The first half of 2020 saw an 8.8% decrease in global carbon dioxide (CO2) emissions due to the COVID-19 pandemic, according to a scientific report recently published in Nature Communications. This reduction was "larger than any in history," the authors wrote, yet governments — particularly U.S. cities — have plenty of work to do before they can hang up their hats.
In response to this unprecedented trend, the Brookings Institute unveiled its own report this week detailing "pledges and progress" toward greenhouse gas (GHG) emissions reduction in the 100 largest U.S. cities. Brookings researchers suggest the COVID-19 pandemic will place a renewed emphasis on local climate commitments, yet those commitments are only as valuable as the progress made to meet them.
"[Q]uestions persist about the efficacy of city pledges," the researchers write. "Are they working in the absence of binding national regulations? What kind of results are emerging? How far can city action go without bigger efforts at other levels, including federal?"
The current "emissions-pledge system" is well-intentioned, but broken, the researchers found. To better highlight local governments' emissions reduction progress against corresponding commitments, Smart Cities Dive broke down the 32-page report by the numbers.
Smart Cities Dive pulled select data to summarize local governments' progress on GHG emissions reduction. For more comprehensive analysis, visit the Brookings Pledges and Progress report.
600 local governments have developed CAPs since 1991
Since the launch of ICLEI USA nearly two decades ago, more than 600 local U.S. governments have developed climate action plans (CAPs) with GHG inventories and reduction targets, the Brookings report says. ICLEI USA attributes this to its Five Milestones Framework, which serves as a guide to "building more sustainable, climate-friendly communities."
The report says these CAPs generally illustrate "bottom-up" actions that could push efforts on the federal level, but to really nudge the feds, America's most populous cities must step up. Over 80% of Americans live in urban areas, according to the World Bank, and the onus will be on those areas to show further progress developing and meeting these climate targets.
12% of Americans live in cities with fully-formed CAPs
Only 45 of the 100 most populous U.S. cities have fully-formed climate plans with GHG inventories and reduction targets, the report says. This accounts for the representation of 40 million people, or just 12% of the U.S. population.
The total annual reduction in emissions achieved among these 45 cities could potentially reach the equivalent of 365 million metric tons of carbon. But that only translates to 7% of the emissions reductions the U.S. originally committed to achieve by 2050, the report says — if the cities can continually stay on target. Additionally, only 32 of these 45 cities have published a GHG inventory since the implementation of their CAP.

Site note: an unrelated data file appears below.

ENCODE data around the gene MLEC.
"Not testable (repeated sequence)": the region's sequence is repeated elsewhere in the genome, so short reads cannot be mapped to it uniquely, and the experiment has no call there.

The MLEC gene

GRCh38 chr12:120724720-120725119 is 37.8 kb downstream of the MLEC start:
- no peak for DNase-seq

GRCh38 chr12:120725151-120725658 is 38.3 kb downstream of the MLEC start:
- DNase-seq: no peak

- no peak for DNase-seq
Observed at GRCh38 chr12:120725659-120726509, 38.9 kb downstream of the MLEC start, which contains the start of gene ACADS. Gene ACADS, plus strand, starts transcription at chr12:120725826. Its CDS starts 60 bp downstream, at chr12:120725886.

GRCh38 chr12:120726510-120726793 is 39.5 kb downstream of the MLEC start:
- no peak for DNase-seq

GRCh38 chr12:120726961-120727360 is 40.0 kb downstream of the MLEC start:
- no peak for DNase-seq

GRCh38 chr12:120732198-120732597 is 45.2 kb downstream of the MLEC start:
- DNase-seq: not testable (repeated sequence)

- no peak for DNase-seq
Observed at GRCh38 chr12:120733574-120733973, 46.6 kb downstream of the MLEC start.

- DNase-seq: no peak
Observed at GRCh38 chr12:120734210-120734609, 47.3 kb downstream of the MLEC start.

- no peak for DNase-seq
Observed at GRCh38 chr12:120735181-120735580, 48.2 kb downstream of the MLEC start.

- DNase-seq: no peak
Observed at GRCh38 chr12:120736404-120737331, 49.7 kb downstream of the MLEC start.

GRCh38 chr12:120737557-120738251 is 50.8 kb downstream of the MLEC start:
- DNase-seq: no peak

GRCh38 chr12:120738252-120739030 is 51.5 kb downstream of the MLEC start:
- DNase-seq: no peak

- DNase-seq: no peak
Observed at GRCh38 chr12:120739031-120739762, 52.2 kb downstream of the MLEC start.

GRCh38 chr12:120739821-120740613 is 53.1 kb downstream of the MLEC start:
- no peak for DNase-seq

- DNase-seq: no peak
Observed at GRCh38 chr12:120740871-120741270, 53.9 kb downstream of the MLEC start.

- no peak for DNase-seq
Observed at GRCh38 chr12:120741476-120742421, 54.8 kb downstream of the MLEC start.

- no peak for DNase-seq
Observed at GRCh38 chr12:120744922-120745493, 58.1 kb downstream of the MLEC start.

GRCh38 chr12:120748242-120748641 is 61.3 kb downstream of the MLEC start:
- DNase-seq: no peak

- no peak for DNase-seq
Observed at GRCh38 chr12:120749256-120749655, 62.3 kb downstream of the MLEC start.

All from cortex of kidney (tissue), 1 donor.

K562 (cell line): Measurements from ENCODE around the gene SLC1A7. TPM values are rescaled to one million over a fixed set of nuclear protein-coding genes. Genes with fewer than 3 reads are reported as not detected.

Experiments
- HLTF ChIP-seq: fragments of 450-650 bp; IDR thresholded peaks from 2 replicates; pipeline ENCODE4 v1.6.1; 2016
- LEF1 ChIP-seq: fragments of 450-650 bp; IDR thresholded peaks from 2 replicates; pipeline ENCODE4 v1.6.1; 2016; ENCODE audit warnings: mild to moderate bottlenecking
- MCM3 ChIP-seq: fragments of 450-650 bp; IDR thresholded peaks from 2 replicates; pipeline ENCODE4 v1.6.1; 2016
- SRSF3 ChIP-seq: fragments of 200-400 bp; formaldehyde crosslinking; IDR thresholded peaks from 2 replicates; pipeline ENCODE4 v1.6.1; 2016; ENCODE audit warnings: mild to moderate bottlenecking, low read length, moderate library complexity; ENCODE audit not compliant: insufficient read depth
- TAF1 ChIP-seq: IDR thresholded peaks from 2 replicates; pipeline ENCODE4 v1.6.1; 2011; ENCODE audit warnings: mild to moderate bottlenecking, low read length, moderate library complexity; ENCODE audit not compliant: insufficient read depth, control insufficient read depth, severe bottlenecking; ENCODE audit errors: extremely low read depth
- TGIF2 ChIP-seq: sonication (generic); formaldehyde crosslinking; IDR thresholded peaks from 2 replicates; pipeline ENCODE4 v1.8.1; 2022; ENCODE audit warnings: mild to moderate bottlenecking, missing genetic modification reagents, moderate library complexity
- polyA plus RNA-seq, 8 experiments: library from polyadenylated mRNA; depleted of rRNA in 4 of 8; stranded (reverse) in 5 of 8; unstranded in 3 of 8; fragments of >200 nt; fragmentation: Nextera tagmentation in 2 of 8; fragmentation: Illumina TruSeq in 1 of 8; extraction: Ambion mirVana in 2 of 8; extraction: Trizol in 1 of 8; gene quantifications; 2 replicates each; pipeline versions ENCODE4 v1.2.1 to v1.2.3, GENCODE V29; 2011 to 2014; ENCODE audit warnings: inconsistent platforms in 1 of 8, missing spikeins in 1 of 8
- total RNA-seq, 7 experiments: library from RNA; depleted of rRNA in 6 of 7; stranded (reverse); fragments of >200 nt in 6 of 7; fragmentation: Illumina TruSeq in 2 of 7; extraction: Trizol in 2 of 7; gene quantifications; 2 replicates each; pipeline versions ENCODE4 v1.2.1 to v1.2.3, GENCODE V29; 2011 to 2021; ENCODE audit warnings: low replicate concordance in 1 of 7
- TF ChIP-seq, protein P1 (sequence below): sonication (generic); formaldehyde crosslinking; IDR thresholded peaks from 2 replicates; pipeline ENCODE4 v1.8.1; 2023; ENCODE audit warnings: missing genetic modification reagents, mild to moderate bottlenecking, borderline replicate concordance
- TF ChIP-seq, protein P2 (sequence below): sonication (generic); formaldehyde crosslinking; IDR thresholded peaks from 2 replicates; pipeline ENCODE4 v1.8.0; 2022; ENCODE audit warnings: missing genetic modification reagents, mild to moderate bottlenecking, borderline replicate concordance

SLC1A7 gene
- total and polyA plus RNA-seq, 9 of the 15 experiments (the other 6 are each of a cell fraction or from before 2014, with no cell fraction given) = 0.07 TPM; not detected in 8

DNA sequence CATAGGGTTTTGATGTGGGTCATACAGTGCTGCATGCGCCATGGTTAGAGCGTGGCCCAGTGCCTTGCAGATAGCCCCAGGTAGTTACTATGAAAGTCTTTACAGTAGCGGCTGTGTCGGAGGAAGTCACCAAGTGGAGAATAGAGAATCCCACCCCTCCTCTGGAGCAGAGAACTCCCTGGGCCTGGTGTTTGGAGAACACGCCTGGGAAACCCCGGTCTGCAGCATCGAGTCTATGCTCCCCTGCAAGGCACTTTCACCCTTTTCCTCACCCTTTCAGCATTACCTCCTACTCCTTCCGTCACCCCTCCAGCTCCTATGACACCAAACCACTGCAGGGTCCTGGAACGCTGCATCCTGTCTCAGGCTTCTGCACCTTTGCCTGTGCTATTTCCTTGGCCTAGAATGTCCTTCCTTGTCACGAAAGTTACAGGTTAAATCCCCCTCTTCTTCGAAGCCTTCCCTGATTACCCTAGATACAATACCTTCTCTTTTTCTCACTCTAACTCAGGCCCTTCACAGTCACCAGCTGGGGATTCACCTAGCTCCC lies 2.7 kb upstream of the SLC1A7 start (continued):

55% of the largest cities don't have GHG reduction targets
With only 45 of the 100 most populous U.S. cities having fully-formed CAPs, more than half of the largest cities are lacking GHG reduction targets, the report says. Furthermore, of the 45 cities with these reduction targets, only two have updated their GHG inventories since 2017; no cities published updated inventories in 2018 or 2019, the report found.
24 states have at least one city with a CAP
More than half of U.S. states do not have a single city with a climate action plan, according to the report. California is home to 11 cities with CAPs, while the entire Northeast region is home to four — which the report attributes to only seven of the 100 largest U.S. cities being in that region.
Governments can turn to California's leadership for guidance as the state "map[s] the road for deep decarbonization," wrote opinion contributors David Victor and V. Ramanathan in a 2018 piece for the Hill. Incentives may be needed, however, to help governments take that first step, the Brookings report says.
"The current decentralized process is driven by cities feeling pressure to act and, in theory, from incentives that could help pay for some of the costs of experimentation," the report reads.
26% of the largest cities have reported decreases in emissions
As Victor and Ramanathan wrote in the Hill piece, "leaders are good at celebrating themselves," particularly when plans are developed before the hard work has actually begun. This "green elitism" has driven a wave of CAPs that have not yet lived up to their targets, Brookings found.
Only 26 of the 32 cities that have published a GHG inventory since the implementation of their CAPs — or one-quarter of the largest U.S. cities — have even seen a decrease in emissions compared to their baselines, while 6 have seen an increase, the report says.
Furthermore, only 12 of these 32 cities met their emissions reduction targets for the year of their most recent inventory, the report found. And 20 cities had higher emissions levels than what was targeted for that inventory year.